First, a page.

It is an undisputed fact that to keep your computer secure, you should keep the software running on it up to date. We go on about it again, and again and again. However, there is a balance between making sure that you have the latest Windows 10 updates, and also making sure that you are not on the bleeding edge which may cause more problems than it fixes. In recent memory Windows 10 updates have been causing havoc with people’s computers, and there have even been a DEFCON system created for Windows update where experts can give their opinion on whether they think it is safe to update or not. If there are critical security updates released then you should install these ASAP, however, the scheduled updates should be delayed so you can wait and see if they cause problems.
How to Delay Windows 10 Updates
To prevent unforeseen issues with new updates you can choose to delay Windows 10 updates. This way, you are waiting for all of the bugs to be found first so you are not impacted by being an early adopter. The best way to control the delay of Windows updates is to have this managed for you by your IT services and support provider. They will use Remote Management and Monitoring (RMM) software or Windows Update for Business to control and monitor updates remotely.
If you do not have an IT provider who can do this for you, it is possible to configure these setting manually yourself using the instructions below. It is important to point out that there is a big difference between Windows 10 Pro and Windows 10 Home in how you are able to control updates. The Home version of Windows does not give you the level of control that the Pro version of Windows gives you. We recommend using Windows 10 Pro for everyone, but if you are using your computer for business, you should definitely be running the Pro version of Windows.
Types of Windows 10 Updates
Broadly speaking there are 2 types of Windows 10 updates:
Feature updates are the big updates to Windows 10 that occur twice per year and change the version number (1809, 1903, 2004, etc). These are major updates that introduce (or remove) feature to Windows 10 and are akin to upgrading to a new version of the operating system.
You can defer Feature Updates for up to 365 days.
Quality updates are monthly updates that contain bug and security fixes. Each month there is one cumulative update that supersedes the previous month’s update, containing both security and non-security fixes. Microsoft releases Windows Quality Updates on the second Tuesday of each month which is unofficially known as Patch Tuesday.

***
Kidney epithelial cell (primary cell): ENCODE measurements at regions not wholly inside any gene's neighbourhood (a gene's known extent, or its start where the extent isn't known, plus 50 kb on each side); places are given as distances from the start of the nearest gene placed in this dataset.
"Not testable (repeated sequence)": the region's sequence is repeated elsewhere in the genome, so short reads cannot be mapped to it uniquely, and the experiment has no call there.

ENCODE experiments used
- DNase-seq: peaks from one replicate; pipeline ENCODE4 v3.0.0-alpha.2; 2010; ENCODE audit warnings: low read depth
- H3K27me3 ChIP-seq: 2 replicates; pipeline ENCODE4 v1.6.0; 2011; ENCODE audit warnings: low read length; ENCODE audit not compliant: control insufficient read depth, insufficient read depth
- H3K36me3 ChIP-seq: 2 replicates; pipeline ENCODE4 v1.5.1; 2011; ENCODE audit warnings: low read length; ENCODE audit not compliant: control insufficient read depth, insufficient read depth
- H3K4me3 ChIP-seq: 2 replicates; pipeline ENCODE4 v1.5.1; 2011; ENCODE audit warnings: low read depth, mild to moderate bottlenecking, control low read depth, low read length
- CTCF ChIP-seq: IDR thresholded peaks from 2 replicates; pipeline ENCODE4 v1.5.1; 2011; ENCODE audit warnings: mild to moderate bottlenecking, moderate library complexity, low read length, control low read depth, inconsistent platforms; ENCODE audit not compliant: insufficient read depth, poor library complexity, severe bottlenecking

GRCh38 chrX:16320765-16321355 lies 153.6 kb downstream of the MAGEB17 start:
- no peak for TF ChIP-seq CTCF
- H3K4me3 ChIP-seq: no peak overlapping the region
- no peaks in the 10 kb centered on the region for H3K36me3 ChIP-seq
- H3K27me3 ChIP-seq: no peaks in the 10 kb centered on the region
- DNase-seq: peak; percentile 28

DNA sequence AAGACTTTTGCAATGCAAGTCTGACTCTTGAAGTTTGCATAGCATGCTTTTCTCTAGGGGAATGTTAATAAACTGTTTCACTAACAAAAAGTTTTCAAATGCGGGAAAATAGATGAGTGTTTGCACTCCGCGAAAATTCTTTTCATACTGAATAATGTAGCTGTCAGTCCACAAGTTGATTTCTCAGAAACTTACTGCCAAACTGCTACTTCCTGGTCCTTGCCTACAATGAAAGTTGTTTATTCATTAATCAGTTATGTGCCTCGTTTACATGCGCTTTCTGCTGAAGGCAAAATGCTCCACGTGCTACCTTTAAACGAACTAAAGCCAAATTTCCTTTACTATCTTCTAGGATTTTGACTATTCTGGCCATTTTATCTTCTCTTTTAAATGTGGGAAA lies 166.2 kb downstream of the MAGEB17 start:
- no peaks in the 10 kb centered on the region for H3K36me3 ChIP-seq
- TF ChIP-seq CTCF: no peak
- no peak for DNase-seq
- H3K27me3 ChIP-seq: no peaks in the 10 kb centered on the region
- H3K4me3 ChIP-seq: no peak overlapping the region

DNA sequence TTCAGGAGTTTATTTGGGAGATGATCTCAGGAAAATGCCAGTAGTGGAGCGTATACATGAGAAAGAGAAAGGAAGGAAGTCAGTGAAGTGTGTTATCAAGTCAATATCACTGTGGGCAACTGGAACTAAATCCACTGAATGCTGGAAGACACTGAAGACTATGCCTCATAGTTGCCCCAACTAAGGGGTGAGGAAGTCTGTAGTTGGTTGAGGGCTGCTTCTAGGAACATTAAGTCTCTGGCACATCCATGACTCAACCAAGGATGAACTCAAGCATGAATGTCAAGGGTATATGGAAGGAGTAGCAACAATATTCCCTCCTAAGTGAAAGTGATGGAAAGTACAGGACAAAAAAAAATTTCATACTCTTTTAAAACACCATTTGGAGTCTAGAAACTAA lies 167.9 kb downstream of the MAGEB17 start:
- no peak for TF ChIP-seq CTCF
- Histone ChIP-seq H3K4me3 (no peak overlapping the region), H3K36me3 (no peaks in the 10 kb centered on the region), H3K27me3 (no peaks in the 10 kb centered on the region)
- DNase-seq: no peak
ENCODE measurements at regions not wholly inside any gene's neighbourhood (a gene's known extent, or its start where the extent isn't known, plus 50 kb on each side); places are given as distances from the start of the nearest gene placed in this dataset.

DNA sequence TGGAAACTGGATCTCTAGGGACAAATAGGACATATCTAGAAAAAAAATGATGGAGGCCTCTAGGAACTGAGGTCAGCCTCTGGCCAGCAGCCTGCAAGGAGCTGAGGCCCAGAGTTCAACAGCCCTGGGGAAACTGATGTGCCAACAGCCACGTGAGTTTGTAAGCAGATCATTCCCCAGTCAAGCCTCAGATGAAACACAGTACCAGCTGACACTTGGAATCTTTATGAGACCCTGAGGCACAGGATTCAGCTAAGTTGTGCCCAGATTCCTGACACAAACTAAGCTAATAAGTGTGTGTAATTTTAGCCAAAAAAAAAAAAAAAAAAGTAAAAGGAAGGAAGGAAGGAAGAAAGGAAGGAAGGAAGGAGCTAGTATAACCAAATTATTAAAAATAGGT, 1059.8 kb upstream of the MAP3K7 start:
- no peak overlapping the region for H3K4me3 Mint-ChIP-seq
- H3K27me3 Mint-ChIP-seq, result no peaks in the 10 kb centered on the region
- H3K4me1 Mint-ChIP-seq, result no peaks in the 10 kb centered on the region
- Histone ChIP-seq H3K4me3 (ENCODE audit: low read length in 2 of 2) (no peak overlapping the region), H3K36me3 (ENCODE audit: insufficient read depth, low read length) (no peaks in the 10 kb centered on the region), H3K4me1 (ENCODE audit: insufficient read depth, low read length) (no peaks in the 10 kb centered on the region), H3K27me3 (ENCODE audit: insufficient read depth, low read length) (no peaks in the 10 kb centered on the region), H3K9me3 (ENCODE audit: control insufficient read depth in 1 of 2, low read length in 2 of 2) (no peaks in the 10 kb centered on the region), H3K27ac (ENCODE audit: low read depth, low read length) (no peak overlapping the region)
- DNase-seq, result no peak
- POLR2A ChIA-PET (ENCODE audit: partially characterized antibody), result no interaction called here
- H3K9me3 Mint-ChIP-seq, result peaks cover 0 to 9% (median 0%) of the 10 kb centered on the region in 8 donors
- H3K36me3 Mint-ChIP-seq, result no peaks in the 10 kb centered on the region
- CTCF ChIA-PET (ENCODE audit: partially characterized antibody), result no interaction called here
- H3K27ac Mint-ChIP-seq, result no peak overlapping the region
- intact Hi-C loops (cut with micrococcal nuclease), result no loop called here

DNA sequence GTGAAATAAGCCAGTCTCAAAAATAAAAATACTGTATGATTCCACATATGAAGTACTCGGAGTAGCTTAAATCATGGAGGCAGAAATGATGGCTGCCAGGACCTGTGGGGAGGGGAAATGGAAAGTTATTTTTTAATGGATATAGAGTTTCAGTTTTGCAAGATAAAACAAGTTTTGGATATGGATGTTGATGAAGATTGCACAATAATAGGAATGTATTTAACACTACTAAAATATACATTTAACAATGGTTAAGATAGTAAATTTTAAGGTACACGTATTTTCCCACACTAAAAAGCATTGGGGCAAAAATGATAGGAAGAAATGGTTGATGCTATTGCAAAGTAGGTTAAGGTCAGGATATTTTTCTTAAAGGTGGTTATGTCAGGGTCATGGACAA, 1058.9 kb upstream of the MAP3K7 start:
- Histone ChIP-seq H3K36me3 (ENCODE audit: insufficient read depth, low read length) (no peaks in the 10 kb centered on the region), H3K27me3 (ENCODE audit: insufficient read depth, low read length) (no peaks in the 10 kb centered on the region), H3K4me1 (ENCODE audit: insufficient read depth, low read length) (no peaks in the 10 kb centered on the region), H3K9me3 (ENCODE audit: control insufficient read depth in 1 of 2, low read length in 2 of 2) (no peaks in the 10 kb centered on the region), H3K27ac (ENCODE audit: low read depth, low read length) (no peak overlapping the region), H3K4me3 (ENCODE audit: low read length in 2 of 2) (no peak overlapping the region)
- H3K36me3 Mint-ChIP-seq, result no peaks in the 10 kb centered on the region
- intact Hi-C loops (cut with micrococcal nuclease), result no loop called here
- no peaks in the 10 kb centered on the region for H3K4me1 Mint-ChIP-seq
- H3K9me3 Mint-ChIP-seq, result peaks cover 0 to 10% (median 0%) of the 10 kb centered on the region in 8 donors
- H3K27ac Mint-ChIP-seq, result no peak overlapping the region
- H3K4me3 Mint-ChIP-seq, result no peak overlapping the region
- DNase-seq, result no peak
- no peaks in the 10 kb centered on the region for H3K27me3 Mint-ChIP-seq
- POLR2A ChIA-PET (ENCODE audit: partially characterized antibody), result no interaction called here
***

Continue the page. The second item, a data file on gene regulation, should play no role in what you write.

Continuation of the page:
You can defer Quality Updates for up to 30 days.
How to Pause Updates
Available in all versions of Windows 10, it is possible to pause an update to prevent the update from being applied. Clicking Pause will delay the updates in increments of 7 days from the day you click the button. Updates can be paused for a maximum of 35 days. For example, if today is the 22nd July and you click the button twice, any new updates will be applied on 5th August which is 14 days from when you clicked the button.
To pause updates go to Windows Settings > Update & Security and then click on Pause updates for 7 days
Pausing updates is useful if you want to temporarily delay Windows 10 updates for any reason. You can also override the ‘paused until’ date if you want to ensure patches get applied on a specific date. However, this is manual and you need to make sure you remember to do this.
Deferring Windows 10 Updates is NOT available in Windows 10 Home and is different to pausing in that you can specify deferral windows that apply permanently unless changed. It effectively tells Windows 10 to wait a specified number of days before applying the updates. You can defer Quality Updates for a maximum of 30 days and Feature Updates for a maximum of 365 days.
To pause updates go to Windows Settings > Update & Security > Advanced Options and set the required number of days in Choose when updates are installed.
How long you choose to defer the updates is a question of balance between the risk of not updating, and the risk of an update messing with your computer. It is worth keeping an eye on the DEFCON level and adjusting this value to suit. There are other ways to control the deferral of Windows 10 updates with a greater level of granularity using Group Policy Object (GPO). We won’t go into detail on that in this article, but if you are interested you can find out more about this here.
It is possible to both pause and defer Windows 10 updates to make sure that you are not rolling out an update immediately when it could cause issues. These settings are easy to change if you know where to find them. However, Windows 10 Home does not give you the level of control that the Pro and Enterprise versions give.
Please get in touch if you’d like to know more about how you should be controlling Windows 10 Updates in your business.